BACKGROUND AND PURPOSE: The purpose of this study was to create and test an in vitro model of intracranial arteriovenous fistulas (AVFs) that simulates the geometry of human vasculature and allows realistic testing of devices used in endovascular therapy. METHODS: The models were derived from corrosion casts of the main cervicocranial arteries and veins obtained from two nonfixed human specimens. Wax copies of the casts were produced and combined to create complex models simulating various types of intracranial AVFs. Wax assemblies were embedded with liquid silicone solidified into transparent blocks containing, after wax evacuation, hollow reproductions of the original vascular trees. The models were connected to a pulsatile pump and their compatibility with various imaging techniques and endovascular treatment materials was evaluated. RESULTS: The models were compatible with digital subtraction angiography, CT, MR imaging, and transcranial Doppler sonography. They provided a realistic endovascular environment for the simulation of interventional neuroradiologic procedures. CONCLUSION: Anatomically accurate and reproducible in vitro models of intracranial AVFs provide a valuable method for evaluating new endovascular treatment materials and for teaching purposes.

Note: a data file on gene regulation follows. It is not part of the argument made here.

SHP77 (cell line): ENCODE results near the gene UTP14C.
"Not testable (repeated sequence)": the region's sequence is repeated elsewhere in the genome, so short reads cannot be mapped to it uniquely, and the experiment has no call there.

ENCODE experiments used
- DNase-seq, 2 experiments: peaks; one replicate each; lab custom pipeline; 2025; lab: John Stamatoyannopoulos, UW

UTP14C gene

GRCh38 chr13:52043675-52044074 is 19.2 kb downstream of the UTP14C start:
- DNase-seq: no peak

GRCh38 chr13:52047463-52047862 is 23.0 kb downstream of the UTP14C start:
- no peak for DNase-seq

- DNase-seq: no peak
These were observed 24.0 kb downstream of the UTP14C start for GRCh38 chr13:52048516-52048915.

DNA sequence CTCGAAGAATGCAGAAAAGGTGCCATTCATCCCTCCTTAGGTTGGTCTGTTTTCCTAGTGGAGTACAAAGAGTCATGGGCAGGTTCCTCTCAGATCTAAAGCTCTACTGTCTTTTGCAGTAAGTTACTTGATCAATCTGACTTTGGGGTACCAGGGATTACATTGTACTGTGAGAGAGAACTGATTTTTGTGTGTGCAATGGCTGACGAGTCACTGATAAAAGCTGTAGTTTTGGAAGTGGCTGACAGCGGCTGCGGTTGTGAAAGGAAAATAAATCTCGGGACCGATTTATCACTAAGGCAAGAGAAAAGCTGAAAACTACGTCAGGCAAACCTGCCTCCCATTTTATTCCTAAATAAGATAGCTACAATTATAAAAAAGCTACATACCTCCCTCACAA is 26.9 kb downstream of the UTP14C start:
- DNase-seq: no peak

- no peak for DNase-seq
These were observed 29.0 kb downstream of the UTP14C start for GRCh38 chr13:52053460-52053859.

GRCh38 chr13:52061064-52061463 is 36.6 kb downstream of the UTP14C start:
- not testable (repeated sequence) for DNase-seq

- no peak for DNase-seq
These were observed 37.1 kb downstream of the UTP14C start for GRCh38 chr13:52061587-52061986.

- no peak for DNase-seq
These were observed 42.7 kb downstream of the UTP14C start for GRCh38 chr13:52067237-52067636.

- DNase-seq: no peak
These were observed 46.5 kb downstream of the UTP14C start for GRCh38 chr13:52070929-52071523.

|Original language||English (US)|
|Number of pages||5|
|Journal||American Journal of Neuroradiology|
|State||Published - Dec 1 1999|
ASJC Scopus subject areas
- Radiology Nuclear Medicine and imaging
- Clinical Neurology